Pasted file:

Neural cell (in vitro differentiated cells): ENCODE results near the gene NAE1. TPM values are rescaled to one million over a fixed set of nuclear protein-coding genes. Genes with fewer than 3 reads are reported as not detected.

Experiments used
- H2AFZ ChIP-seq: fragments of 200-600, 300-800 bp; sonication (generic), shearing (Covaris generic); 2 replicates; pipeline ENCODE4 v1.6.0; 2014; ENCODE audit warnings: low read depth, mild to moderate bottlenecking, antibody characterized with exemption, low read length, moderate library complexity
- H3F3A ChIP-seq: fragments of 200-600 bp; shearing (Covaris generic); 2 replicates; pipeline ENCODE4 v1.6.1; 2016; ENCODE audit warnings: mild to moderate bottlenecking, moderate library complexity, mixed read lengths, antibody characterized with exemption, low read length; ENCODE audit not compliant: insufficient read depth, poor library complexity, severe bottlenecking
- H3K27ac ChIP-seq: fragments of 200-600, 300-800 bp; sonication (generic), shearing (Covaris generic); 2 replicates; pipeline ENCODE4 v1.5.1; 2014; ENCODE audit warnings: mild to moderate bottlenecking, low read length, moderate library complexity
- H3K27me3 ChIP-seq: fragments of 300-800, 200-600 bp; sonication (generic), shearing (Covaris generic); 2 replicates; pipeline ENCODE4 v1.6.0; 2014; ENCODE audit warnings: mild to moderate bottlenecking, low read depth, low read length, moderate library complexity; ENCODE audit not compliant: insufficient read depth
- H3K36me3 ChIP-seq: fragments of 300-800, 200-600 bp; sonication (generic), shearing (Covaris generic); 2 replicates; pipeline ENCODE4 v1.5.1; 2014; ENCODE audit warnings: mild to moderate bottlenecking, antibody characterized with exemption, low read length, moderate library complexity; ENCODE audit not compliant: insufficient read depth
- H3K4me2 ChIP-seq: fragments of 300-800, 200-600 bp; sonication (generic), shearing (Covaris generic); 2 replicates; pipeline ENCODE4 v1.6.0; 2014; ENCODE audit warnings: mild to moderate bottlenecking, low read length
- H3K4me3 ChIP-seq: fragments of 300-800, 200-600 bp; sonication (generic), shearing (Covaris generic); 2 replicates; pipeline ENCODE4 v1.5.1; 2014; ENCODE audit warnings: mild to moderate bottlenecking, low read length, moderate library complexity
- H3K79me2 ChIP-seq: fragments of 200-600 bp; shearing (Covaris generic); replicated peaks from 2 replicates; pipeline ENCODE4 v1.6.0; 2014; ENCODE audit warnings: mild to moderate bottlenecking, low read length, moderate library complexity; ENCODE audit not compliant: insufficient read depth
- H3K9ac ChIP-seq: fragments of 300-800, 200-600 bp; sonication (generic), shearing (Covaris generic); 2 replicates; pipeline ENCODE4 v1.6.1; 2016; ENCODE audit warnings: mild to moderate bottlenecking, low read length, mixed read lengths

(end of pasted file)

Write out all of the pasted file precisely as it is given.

Neural cell (in vitro differentiated cells): ENCODE results near the gene NAE1. TPM values are rescaled to one million over a fixed set of nuclear protein-coding genes. Genes with fewer than 3 reads are reported as not detected.

Experiments used
- H2AFZ ChIP-seq: fragments of 200-600, 300-800 bp; sonication (generic), shearing (Covaris generic); 2 replicates; pipeline ENCODE4 v1.6.0; 2014; ENCODE audit warnings: low read depth, mild to moderate bottlenecking, antibody characterized with exemption, low read length, moderate library complexity
- H3F3A ChIP-seq: fragments of 200-600 bp; shearing (Covaris generic); 2 replicates; pipeline ENCODE4 v1.6.1; 2016; ENCODE audit warnings: mild to moderate bottlenecking, moderate library complexity, mixed read lengths, antibody characterized with exemption, low read length; ENCODE audit not compliant: insufficient read depth, poor library complexity, severe bottlenecking
- H3K27ac ChIP-seq: fragments of 200-600, 300-800 bp; sonication (generic), shearing (Covaris generic); 2 replicates; pipeline ENCODE4 v1.5.1; 2014; ENCODE audit warnings: mild to moderate bottlenecking, low read length, moderate library complexity
- H3K27me3 ChIP-seq: fragments of 300-800, 200-600 bp; sonication (generic), shearing (Covaris generic); 2 replicates; pipeline ENCODE4 v1.6.0; 2014; ENCODE audit warnings: mild to moderate bottlenecking, low read depth, low read length, moderate library complexity; ENCODE audit not compliant: insufficient read depth
- H3K36me3 ChIP-seq: fragments of 300-800, 200-600 bp; sonication (generic), shearing (Covaris generic); 2 replicates; pipeline ENCODE4 v1.5.1; 2014; ENCODE audit warnings: mild to moderate bottlenecking, antibody characterized with exemption, low read length, moderate library complexity; ENCODE audit not compliant: insufficient read depth
- H3K4me2 ChIP-seq: fragments of 300-800, 200-600 bp; sonication (generic), shearing (Covaris generic); 2 replicates; pipeline ENCODE4 v1.6.0; 2014; ENCODE audit warnings: mild to moderate bottlenecking, low read length
- H3K4me3 ChIP-seq: fragments of 300-800, 200-600 bp; sonication (generic), shearing (Covaris generic); 2 replicates; pipeline ENCODE4 v1.5.1; 2014; ENCODE audit warnings: mild to moderate bottlenecking, low read length, moderate library complexity
- H3K79me2 ChIP-seq: fragments of 200-600 bp; shearing (Covaris generic); replicated peaks from 2 replicates; pipeline ENCODE4 v1.6.0; 2014; ENCODE audit warnings: mild to moderate bottlenecking, low read length, moderate library complexity; ENCODE audit not compliant: insufficient read depth
- H3K9ac ChIP-seq: fragments of 300-800, 200-600 bp; sonication (generic), shearing (Covaris generic); 2 replicates; pipeline ENCODE4 v1.6.1; 2016; ENCODE audit warnings: mild to moderate bottlenecking, low read length, mixed read lengths